A class action lawsuit launched in Virginia challenges the state’s policy of automatically suspending the driver’s licenses of people who fail to pay state fines and fees. The lawsuit, filed by the Legal Aid Justice Center (LAJC) on behalf of four defendants it describes as indigent, argues that the Virginia policy unfairly targets the poor, since most people pay their fines and court fees if they are able to, and Virginia does not attempt to determine why a fine was not paid before suspending a victim’s driver’s license and thus making it even more difficult for them to earn the money needed to get out of debt with the state.
In its complaint, LAJC called the policy an “unconstitutional scheme that unfairly punishes the poor.” According to LAJC, more than a million Virginians have a suspended driver’s license for failure to pay a fine or fee.
Last summer, the Judicial Council of Virginia, a judiciary policy oversight body, recommended making it easier for poor people to pay off their fines and court fees but, according to an LAJC analysis released in May, the majority of general district courts in Virginia ignored those recommendations, leading LAJC to file their lawsuit this week.
“Driver’s licenses supension is Virginia’s form of a debtors’ prison,” LAJC attorney Angela Ciofli said in the center’s release about the lawsuit. “Many areas of the state provide no reliable public transportation, effectivelyt leaving people confined to their homes or forcing them to risk jail time by driving on suspended licenses.” The lawsuit cites a Brookings Institution study (PDF) that found less than 30 percent of Richmond jobs were reachable by public transportation within 90 minutes.
According to LAJC, in Virginia it’s “particularly difficult for debtors to have their licenses reinstated.” It notes a conviction of reckless driving comes with a six-month suspension. It can also come with a $2,500 fine and up to a year in jail, as one Jalopnik writer test driving a Camaro ZL1 too fast found out. He spent three days in jail for reckless driving. And the driver’s license suspensions become indefinite when fines and fees aren’t paid. In the 2015 fiscal year, according to LAJC, more than 360,000 drivers licenses were suspended due to unpaid fines, with nearly 40 percent for “offenses unrelated to driving.” LAJC also adds that court costs have ballooned. Misdemanor and traffic violations came with $20 court fees in 1989, according to LAJC, but now “can run more than $100, including local option fees, before adding in any charges for specific ‘services’ such as blood withdrawal, jail admission or even reimbursement of fees paid to attorney appointed by the state to represent people who are too poor to afford one.”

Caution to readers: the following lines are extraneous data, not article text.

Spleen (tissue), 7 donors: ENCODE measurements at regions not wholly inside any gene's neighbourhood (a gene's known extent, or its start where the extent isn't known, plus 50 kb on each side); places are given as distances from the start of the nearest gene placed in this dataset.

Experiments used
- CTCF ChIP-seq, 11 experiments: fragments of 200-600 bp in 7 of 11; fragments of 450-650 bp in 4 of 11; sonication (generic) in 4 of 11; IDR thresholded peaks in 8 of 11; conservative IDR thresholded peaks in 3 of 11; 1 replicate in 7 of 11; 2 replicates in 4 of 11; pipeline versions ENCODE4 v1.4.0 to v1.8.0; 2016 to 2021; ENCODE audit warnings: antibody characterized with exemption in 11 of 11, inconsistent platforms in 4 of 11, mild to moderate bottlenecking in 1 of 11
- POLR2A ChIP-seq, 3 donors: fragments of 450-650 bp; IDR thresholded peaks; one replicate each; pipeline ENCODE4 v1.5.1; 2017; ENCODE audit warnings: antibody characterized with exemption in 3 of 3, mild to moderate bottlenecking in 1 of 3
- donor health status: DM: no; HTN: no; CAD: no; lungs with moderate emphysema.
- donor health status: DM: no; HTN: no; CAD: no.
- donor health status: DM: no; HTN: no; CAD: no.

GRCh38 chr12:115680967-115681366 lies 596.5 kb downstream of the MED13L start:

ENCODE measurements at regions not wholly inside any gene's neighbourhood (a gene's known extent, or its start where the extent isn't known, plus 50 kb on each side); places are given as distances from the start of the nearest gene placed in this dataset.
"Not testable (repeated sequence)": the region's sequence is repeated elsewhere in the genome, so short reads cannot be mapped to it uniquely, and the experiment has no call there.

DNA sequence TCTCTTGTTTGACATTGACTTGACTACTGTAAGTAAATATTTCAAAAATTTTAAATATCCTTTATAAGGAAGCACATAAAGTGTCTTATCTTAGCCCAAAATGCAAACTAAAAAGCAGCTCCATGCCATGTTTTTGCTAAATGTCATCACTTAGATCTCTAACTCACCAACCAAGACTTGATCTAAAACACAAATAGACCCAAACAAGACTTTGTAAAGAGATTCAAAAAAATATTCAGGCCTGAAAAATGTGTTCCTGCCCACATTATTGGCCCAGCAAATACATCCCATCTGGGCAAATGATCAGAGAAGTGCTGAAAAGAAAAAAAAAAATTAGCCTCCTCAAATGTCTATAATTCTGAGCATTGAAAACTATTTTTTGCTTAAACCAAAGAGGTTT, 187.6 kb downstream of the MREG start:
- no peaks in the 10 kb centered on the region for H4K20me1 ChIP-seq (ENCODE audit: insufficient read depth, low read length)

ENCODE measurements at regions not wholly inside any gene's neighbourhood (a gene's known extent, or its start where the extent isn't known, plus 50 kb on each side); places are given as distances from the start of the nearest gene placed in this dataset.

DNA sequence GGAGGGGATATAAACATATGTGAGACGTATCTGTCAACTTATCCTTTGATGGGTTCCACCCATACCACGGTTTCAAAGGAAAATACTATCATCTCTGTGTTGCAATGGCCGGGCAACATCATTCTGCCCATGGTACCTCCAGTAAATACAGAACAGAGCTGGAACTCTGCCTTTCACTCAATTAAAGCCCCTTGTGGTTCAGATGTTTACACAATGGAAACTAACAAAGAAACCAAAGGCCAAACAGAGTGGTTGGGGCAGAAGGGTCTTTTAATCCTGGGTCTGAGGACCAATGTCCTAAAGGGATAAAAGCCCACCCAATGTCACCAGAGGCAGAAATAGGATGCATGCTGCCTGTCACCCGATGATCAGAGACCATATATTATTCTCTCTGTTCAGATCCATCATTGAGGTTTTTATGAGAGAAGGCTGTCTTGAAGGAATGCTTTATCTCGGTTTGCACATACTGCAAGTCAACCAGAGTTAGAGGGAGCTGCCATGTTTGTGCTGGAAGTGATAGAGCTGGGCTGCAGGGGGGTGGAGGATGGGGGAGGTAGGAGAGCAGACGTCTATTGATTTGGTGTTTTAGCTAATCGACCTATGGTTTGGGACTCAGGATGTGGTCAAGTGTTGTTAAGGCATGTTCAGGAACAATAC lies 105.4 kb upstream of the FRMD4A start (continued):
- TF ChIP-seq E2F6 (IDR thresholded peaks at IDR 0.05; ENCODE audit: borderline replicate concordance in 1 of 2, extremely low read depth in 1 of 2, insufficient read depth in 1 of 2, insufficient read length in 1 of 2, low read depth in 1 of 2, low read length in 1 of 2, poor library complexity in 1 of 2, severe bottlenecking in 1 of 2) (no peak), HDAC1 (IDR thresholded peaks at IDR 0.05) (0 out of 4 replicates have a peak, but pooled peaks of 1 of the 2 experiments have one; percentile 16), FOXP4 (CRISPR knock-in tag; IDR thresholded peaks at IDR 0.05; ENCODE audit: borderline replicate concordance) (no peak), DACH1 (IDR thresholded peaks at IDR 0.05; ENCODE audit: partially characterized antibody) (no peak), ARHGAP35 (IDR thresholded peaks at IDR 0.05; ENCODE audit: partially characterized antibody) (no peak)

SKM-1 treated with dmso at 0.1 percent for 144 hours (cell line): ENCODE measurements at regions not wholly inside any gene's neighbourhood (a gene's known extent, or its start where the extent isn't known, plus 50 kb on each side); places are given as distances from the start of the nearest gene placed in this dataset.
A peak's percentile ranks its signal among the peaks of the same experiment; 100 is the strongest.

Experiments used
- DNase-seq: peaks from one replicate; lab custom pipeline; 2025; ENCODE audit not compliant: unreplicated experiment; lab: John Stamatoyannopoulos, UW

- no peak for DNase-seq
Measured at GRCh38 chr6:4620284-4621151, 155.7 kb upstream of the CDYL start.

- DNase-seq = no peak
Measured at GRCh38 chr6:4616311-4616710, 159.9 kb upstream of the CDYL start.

A couple of months ago, in fact, my wife was pulled over in Virginia while driving with her sister and baby niece. She was cited with reckless driving for going 15 miles an hour over the speed limit while moving into the right lane. It was a $250 ticket. Although she does not live in Virginia, the state threatened her with suspension of her license for failure to pay. At least she wasn’t sent to jail.
The lawsuit was filed against the commissioner of the Department of Motor Vehicles, and seeks an injunction against the practice of automatically suspending drivers’ licenses, calling for a system that “properly assesses drivers’ ability to pay court debt” instead. That particular policy prescription seems like it would end with the state even more involved in the lives of poor people, now meddling in their finances to assess how to treat them. Better to fight back against increased fines and fees and, just as importantly, the increase of laws that permit the state to treat its residents like revenue streams and trapping them in cycles of debt in the first place. Petty law enforcement by its nature harms the poor and marginalized, with police killings like those of Alton Sterling and Philando Castile only the most extreme manifestation of that systemic harm.
The DMV directed questions about the lawsuit to the Attorney General’s office, which told Reason it would “closely review the complaint with our client agencies and respond appropriately.”
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